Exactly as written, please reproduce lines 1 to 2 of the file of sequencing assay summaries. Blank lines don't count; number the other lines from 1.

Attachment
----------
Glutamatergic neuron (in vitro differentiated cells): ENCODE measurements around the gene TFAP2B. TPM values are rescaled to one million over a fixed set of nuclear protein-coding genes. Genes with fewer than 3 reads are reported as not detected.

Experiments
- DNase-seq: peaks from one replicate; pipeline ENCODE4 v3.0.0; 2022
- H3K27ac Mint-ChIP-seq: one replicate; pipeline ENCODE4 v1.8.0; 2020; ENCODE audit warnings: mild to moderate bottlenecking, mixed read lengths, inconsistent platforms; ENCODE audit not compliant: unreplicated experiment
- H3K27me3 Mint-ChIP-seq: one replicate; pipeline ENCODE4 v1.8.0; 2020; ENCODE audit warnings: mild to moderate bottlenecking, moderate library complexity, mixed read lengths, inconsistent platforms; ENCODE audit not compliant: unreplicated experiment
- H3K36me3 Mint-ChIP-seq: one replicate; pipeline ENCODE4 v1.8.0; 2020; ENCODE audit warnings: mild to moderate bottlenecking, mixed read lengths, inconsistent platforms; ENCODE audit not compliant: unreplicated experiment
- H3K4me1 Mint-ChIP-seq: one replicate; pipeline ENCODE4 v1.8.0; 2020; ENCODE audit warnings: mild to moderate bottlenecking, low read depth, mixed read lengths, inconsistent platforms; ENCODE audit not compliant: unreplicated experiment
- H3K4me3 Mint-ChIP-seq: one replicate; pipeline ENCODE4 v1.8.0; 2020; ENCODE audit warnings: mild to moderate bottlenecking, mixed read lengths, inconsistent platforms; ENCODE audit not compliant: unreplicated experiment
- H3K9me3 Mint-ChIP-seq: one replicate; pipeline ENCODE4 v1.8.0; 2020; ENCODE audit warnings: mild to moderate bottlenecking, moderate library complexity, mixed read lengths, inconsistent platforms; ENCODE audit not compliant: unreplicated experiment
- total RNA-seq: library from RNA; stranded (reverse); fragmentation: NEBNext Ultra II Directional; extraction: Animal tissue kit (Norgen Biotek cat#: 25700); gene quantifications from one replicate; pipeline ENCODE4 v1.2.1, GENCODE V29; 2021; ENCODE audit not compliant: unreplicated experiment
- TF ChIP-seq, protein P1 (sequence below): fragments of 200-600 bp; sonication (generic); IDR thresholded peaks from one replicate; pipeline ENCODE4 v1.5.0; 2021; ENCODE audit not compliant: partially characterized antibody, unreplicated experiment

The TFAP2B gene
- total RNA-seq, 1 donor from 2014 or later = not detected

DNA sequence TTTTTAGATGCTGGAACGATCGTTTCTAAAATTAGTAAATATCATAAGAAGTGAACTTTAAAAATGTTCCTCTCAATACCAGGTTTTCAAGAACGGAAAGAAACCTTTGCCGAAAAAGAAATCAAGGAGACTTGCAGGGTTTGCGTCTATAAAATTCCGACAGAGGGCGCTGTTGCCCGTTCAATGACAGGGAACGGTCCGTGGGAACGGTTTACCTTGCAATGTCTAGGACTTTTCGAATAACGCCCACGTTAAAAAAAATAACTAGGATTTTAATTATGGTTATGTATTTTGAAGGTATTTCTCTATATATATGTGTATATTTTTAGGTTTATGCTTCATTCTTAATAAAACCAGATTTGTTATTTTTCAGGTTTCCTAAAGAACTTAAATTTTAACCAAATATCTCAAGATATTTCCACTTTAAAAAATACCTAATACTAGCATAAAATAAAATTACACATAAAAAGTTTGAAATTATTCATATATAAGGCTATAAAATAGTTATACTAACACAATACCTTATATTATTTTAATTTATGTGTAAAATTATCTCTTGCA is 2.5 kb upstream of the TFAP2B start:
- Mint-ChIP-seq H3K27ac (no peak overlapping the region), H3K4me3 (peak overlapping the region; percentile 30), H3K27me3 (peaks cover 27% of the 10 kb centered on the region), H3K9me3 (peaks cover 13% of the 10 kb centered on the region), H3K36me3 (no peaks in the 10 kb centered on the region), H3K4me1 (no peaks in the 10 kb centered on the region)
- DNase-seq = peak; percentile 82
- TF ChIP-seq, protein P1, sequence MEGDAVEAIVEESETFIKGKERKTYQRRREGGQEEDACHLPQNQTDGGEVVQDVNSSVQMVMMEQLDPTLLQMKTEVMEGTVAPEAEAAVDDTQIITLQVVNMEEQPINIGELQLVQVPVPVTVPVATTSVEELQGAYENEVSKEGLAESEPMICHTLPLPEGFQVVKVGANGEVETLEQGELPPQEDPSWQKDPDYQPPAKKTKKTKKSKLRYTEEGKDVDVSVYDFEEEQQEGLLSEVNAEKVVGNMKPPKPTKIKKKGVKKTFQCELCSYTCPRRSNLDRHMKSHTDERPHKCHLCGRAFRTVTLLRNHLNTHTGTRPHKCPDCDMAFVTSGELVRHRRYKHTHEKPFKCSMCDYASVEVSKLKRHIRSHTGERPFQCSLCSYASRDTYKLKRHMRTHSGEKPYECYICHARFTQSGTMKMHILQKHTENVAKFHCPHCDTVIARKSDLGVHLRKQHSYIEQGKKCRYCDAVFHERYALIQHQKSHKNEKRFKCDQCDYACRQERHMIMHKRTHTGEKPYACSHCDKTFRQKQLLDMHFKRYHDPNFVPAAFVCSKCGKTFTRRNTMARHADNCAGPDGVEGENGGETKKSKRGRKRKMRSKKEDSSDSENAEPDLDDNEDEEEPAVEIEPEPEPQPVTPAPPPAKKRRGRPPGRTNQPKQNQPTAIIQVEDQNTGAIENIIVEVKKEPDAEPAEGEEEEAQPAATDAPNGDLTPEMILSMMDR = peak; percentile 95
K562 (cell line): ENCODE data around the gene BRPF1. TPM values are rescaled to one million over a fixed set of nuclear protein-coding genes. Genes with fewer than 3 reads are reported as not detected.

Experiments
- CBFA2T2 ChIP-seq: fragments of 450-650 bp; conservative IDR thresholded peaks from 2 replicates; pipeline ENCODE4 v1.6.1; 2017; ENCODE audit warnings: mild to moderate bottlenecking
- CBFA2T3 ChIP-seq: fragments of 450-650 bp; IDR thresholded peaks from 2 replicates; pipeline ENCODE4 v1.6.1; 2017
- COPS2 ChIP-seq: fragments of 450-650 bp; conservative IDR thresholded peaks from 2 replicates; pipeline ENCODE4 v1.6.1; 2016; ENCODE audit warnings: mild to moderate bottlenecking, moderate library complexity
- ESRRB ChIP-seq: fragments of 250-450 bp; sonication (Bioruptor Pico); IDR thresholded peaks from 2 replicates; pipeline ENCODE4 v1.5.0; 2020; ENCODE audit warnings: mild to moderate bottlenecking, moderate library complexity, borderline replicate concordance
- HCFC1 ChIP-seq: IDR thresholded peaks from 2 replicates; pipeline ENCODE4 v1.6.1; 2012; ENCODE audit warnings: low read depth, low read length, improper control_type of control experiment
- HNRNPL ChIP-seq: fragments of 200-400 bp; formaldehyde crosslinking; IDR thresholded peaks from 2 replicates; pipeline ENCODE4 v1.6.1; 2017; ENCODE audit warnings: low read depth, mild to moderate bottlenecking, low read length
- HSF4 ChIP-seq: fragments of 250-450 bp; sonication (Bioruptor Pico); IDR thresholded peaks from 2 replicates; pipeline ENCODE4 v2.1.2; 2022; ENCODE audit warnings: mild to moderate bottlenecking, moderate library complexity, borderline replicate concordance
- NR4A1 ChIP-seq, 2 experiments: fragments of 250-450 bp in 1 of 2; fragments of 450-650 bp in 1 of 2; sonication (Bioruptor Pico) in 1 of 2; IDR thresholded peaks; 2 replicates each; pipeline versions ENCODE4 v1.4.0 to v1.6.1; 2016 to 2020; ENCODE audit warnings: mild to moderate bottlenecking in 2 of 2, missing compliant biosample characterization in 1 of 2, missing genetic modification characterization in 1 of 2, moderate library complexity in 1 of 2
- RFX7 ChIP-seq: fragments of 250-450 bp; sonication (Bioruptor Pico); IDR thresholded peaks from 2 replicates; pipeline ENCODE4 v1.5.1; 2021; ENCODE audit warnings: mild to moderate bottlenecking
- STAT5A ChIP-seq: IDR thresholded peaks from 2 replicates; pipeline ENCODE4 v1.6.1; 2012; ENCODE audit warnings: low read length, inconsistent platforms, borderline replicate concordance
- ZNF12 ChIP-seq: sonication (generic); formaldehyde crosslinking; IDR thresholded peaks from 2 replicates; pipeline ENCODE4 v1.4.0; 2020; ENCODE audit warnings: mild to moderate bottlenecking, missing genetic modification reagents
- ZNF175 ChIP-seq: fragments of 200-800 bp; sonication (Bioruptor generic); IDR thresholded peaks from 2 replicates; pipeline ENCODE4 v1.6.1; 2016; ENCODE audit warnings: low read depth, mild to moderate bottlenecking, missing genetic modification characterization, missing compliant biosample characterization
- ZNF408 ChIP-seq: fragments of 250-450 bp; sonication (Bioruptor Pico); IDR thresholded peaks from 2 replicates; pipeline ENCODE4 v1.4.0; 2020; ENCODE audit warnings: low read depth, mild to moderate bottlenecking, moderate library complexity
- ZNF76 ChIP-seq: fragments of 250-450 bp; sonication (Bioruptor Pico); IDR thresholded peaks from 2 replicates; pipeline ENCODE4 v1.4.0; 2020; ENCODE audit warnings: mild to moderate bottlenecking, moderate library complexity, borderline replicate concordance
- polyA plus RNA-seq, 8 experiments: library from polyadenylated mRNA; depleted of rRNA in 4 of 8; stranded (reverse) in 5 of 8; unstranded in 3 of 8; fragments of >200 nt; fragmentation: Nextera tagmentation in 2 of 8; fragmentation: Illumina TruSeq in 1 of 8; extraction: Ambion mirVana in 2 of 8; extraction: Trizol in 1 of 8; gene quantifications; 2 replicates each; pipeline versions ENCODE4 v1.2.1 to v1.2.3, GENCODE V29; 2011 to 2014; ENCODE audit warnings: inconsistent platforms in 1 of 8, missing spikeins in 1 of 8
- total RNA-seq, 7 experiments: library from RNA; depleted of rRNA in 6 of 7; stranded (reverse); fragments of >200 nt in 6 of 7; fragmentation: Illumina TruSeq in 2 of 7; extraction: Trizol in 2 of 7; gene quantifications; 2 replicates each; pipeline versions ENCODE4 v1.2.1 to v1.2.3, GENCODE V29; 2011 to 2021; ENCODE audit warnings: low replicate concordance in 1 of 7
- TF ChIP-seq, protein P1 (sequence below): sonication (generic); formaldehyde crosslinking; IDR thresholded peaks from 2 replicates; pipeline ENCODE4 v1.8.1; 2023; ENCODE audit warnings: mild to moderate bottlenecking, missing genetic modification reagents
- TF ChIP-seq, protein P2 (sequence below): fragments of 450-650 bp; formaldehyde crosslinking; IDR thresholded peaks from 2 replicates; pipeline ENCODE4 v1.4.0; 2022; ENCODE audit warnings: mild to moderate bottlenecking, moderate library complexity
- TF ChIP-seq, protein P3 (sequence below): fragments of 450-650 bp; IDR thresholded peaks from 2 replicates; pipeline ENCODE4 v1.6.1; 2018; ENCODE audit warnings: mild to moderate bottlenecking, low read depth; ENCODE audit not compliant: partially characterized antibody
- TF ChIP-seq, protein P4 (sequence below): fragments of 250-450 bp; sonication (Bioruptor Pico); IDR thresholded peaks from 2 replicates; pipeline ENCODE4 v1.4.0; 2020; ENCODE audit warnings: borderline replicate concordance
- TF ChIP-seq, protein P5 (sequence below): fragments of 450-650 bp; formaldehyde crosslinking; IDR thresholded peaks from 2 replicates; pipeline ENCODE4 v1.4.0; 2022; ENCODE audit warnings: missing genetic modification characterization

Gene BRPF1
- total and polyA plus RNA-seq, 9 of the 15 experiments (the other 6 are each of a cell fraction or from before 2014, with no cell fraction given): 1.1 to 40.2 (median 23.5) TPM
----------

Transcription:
Glutamatergic neuron (in vitro differentiated cells): ENCODE measurements around the gene TFAP2B. TPM values are rescaled to one million over a fixed set of nuclear protein-coding genes. Genes with fewer than 3 reads are reported as not detected.

Experiments